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> Double Stop Lesson, Admin request
post Jan 15 2017, 09:49 PM
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Todd Simpson
post Jan 15 2017, 11:56 PM
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The wikipedia article on double stops is mostly just a big argument, sadly. While it's true the term was borrowed from bowed instruments, it's typical use can simply mean two note struck at the same time (in the most simple interpretation). Some folks will get picky about it and say the notes must be "Plucked" and not picked in order to qualify. Some would say one note can be picked and the other plucked. Some say the notes can't be adjacent in order to fit the term. uggh.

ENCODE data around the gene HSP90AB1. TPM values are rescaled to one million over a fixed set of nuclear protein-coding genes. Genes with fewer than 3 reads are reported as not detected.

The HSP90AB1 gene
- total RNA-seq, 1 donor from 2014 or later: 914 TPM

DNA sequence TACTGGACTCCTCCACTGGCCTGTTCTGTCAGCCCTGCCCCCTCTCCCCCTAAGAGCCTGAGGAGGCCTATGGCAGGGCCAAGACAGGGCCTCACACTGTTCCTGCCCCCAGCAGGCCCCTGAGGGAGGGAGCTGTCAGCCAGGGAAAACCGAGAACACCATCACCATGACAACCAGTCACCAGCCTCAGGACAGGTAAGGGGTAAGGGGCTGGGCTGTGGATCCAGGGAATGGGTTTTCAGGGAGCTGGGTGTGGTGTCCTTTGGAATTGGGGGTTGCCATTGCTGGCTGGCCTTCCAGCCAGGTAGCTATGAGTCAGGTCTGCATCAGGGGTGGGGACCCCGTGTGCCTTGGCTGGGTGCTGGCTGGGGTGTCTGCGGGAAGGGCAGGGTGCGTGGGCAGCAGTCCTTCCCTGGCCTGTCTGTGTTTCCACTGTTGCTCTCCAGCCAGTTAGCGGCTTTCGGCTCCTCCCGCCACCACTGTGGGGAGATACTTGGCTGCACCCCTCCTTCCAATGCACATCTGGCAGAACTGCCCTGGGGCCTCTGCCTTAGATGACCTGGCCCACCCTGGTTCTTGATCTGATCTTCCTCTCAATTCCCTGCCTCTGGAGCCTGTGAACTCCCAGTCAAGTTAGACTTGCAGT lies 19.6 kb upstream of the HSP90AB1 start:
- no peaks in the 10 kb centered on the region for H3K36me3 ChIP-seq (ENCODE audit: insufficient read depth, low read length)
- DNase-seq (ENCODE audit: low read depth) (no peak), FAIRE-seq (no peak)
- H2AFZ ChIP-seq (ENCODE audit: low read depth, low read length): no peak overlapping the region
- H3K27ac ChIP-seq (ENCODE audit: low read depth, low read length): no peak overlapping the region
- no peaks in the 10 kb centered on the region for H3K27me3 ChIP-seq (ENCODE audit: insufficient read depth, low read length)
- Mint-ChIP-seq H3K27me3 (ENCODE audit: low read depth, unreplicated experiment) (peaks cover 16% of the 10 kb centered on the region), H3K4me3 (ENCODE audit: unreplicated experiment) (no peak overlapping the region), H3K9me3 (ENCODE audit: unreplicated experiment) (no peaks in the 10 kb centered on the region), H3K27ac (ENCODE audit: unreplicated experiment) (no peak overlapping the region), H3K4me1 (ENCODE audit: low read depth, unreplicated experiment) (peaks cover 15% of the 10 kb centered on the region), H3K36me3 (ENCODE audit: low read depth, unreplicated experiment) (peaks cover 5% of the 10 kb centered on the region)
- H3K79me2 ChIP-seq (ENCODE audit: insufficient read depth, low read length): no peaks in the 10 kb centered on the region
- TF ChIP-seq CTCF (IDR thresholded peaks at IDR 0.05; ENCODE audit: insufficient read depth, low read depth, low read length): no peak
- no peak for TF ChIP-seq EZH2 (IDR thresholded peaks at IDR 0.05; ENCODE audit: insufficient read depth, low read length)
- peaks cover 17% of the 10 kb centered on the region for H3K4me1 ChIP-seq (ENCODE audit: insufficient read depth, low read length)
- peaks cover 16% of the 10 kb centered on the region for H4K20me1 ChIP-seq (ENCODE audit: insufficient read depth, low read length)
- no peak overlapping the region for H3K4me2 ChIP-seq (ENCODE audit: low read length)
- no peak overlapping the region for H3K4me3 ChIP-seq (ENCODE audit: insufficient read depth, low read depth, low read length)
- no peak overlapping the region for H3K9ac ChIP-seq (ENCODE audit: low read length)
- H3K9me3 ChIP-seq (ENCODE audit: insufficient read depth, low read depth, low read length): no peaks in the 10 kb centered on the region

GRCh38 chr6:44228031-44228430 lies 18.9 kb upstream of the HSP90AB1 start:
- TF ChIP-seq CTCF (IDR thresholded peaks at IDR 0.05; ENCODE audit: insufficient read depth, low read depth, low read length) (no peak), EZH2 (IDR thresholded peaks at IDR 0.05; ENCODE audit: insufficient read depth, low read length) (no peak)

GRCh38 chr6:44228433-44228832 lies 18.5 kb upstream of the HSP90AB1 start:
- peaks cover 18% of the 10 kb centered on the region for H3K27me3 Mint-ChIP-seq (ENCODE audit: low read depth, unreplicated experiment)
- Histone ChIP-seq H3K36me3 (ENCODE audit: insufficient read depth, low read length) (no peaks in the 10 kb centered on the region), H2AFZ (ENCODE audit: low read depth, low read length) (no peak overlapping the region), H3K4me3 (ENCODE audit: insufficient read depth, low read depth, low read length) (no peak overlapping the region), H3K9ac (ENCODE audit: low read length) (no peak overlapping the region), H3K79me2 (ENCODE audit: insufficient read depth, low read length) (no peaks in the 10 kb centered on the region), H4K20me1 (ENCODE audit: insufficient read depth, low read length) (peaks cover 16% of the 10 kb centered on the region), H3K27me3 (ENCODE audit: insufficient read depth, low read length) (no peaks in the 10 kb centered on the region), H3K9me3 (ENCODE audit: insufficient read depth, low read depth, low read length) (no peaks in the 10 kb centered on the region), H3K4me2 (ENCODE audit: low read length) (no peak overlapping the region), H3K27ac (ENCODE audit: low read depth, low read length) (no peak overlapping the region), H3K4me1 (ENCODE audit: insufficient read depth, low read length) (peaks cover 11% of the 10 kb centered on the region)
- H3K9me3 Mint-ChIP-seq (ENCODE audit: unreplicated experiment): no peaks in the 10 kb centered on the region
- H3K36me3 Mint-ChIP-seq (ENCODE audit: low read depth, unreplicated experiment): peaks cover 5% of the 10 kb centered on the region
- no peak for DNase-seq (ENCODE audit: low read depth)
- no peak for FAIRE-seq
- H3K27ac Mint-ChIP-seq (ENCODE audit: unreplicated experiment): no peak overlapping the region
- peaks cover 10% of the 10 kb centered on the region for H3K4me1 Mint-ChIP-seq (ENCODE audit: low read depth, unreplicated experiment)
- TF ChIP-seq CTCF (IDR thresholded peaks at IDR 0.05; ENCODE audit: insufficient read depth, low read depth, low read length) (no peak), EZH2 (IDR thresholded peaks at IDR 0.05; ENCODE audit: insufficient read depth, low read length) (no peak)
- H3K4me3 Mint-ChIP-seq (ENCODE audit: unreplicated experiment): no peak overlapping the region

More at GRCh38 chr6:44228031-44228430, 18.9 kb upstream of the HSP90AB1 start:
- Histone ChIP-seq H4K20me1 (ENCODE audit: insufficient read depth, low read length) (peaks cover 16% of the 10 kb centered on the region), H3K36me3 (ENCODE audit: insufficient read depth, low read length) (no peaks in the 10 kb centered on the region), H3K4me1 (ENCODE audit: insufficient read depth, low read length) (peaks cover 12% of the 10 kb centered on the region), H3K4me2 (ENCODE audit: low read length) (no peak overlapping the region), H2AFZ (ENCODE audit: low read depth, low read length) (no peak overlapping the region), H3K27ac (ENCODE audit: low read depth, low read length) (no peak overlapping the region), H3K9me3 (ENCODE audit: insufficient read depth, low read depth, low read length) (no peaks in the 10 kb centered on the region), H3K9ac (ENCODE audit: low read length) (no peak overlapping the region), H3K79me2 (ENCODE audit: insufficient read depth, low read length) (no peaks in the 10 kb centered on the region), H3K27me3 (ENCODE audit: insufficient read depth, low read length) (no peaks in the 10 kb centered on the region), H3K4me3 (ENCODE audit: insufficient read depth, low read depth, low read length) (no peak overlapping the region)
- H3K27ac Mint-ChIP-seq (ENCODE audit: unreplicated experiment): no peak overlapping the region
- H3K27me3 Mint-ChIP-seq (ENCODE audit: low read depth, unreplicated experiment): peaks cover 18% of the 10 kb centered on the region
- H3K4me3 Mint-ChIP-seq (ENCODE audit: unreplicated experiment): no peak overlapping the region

Without making it too complex, you can think of double stops as just two notes played at once such as two notes, vertical to each other in a pentatonic scale. They can be struck, plucked, pinched, whatever, IMHO smile.gif It's not physics, i's guitar playing after all. Precision has value, but only so far as it doesn't interfere with progress IMHO. Getting too picky about terms like double stop, seems like a good way to make a simple technique in to something more complex than it needs to be smile.gif

In broad terms, the two note power chord could be thought of as a double stop of sorts. It's two notes struck in a given scale after all. Though they are not vertical to each other. Then again, once you hit the B string, you have a one fret off set either way, so just add one half step and you get a power chord smile.gif

The classical technique that it's derived from, often involves a pretty strong mute. Though it's different from pizzicato but that's another topic. Anyhoo, I've written a very long bit trying to make something more simple. I hope I haven't done the opposite smile.gif


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